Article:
The module is officially maintained by the Puppet team (via puppetlabs Github repository) and supports all major versions of Puppet Enterprise 2019.1.x, 2019.0.x, 2018.1.x, Puppet >= 5.5.10 < 7.0.0 on RedHat, Ubuntu, Debian, SLES, Scientific, CentOS, OracleLinux platforms. User has options to install MySQL, MariaDB and Percona Server by customizing the package repository

The following example shows how to deploy a MySQL server. On the puppet master install the MySQL module and create the manifest file:

(puppet-master)$ puppet module install puppetlabs/mysql
(puppet-master)$ vim /etc/puppetlabs/code/environments/production/manifests/mysql.pp

Add the following lines:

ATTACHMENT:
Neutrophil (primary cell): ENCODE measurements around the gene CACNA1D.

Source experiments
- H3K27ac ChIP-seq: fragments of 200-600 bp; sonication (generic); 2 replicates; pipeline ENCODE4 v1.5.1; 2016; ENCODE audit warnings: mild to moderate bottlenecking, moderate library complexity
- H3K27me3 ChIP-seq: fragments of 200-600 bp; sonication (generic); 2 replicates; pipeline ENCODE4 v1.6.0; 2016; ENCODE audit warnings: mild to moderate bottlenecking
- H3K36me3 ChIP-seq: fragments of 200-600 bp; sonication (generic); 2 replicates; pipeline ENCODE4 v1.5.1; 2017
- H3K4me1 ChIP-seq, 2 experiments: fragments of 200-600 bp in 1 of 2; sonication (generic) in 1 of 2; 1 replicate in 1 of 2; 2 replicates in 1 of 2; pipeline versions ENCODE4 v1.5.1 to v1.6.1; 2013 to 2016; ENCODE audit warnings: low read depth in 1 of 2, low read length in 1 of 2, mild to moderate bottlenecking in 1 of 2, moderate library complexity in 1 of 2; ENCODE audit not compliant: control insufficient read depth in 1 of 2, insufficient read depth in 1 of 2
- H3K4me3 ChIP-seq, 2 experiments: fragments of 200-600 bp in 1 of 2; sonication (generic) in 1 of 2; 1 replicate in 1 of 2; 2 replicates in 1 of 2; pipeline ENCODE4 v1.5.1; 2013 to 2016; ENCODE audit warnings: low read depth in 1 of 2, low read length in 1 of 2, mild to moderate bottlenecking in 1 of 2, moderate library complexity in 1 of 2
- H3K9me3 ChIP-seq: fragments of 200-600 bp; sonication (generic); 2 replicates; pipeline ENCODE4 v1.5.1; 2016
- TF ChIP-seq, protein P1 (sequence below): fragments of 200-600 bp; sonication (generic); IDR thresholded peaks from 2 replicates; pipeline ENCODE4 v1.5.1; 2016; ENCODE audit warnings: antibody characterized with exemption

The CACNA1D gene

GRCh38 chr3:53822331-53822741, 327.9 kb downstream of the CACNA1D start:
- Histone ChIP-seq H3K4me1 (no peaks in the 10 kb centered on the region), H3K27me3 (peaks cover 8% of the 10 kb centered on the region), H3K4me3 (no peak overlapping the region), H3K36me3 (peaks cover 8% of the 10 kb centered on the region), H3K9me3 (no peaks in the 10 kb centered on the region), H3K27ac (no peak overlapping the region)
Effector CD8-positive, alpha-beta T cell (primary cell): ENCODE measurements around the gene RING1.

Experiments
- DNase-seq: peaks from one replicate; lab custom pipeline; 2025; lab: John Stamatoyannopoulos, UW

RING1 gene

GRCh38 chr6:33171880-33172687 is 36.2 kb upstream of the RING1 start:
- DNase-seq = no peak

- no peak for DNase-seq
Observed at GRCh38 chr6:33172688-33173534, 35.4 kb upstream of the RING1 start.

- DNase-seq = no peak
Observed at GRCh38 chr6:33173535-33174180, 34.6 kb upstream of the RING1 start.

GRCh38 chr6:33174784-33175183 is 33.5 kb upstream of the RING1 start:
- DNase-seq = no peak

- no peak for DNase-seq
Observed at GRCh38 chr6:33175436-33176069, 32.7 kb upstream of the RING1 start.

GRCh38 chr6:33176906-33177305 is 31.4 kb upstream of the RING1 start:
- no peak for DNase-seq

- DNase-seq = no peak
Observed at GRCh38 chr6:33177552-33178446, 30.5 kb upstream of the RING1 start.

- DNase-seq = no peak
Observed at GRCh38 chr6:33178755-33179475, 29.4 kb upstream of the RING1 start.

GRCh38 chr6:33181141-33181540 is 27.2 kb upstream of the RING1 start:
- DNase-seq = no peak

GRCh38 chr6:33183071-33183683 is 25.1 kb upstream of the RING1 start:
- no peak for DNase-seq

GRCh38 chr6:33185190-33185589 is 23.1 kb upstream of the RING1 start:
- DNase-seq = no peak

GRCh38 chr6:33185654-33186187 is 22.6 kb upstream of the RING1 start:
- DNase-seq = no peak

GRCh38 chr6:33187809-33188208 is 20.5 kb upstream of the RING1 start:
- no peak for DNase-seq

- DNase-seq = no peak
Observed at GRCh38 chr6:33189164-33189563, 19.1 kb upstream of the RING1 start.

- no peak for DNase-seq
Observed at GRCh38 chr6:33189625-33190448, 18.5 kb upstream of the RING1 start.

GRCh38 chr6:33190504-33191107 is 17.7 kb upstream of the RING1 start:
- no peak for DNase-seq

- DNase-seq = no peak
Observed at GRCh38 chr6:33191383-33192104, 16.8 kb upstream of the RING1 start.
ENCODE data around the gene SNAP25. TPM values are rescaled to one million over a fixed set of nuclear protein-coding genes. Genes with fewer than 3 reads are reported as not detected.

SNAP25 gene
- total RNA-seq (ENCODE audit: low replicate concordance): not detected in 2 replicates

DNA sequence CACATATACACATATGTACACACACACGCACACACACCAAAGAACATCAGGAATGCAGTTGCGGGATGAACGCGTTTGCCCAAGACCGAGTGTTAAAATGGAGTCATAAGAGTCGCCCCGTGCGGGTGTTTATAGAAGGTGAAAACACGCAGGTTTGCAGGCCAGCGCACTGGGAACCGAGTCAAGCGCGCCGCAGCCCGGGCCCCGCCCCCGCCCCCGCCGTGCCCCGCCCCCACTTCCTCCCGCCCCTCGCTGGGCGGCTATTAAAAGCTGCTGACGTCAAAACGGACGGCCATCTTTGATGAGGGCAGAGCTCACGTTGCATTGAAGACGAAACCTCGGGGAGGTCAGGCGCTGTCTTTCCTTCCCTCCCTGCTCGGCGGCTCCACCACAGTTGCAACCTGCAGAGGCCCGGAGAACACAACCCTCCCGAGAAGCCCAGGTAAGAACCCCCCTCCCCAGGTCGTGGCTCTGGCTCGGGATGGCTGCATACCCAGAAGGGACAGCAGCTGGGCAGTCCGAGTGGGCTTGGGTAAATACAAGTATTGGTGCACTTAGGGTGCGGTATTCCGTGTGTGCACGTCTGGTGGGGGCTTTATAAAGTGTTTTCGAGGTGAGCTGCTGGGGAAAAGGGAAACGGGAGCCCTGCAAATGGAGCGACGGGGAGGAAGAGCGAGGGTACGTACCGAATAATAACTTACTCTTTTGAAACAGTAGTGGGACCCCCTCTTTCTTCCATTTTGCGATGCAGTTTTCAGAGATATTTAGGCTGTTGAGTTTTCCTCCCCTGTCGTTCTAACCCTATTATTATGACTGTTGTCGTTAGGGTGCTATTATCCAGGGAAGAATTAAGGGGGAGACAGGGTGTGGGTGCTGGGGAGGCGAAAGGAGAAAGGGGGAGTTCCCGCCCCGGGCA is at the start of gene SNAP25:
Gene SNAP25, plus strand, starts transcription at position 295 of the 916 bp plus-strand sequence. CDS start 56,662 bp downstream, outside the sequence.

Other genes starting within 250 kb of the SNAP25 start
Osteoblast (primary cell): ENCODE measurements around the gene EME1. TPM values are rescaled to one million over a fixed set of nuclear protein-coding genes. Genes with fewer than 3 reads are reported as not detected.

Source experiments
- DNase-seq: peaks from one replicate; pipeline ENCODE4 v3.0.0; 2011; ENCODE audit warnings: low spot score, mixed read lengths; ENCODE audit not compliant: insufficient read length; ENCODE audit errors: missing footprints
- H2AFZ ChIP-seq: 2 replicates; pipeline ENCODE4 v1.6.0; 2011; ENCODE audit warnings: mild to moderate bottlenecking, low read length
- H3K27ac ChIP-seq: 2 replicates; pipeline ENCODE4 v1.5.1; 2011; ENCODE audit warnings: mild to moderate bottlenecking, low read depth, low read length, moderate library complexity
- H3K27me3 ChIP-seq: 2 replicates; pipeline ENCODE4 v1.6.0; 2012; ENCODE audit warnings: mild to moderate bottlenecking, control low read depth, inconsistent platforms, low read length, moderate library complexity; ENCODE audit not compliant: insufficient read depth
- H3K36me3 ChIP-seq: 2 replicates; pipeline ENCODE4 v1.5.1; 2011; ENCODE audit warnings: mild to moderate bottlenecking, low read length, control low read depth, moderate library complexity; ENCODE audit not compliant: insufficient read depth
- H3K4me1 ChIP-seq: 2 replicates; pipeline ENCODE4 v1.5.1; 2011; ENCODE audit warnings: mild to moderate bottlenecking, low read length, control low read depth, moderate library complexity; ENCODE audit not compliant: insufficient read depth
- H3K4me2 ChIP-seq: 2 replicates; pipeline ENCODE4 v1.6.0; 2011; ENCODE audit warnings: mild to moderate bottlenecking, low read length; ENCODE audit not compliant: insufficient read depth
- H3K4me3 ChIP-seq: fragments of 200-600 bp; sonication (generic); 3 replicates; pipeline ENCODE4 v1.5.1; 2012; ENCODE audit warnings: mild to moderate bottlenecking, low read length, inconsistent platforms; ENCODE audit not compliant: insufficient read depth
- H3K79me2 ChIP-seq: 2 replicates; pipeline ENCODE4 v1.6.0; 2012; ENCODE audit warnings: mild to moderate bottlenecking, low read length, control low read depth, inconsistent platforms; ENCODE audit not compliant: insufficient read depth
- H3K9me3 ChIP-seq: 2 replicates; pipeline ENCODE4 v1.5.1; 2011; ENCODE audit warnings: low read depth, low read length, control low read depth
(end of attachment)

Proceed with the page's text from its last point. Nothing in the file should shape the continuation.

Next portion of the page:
node "db1.local" {
  class { '::mysql::server':
    root_password => 't5[sb^D[+rt8bBYu',
    remove_default_accounts => true,
    override_options => {
      'mysqld' => {
        'log_error' => '/var/log/mysql.log',
        'innodb_buffer_pool_size' => '512M'
      'mysqld_safe' => {
        'log_error' => '/var/log/mysql.log'

Then on the puppet agent node, run the following command to apply the configuration catalog:

(db1.local)$ puppet agent -t

On the first run, you might get the following error:

Info: Certificate for db1.local has not been signed yet

Just run the following command on the Puppet master to sign the certificate:

(puppet-master)$ puppetserver ca sign --certname=db1.local
Successfully signed certificate request for db1.local

Retry again with “puppet agent -t” command to re-initiate the connection with the signed certificate.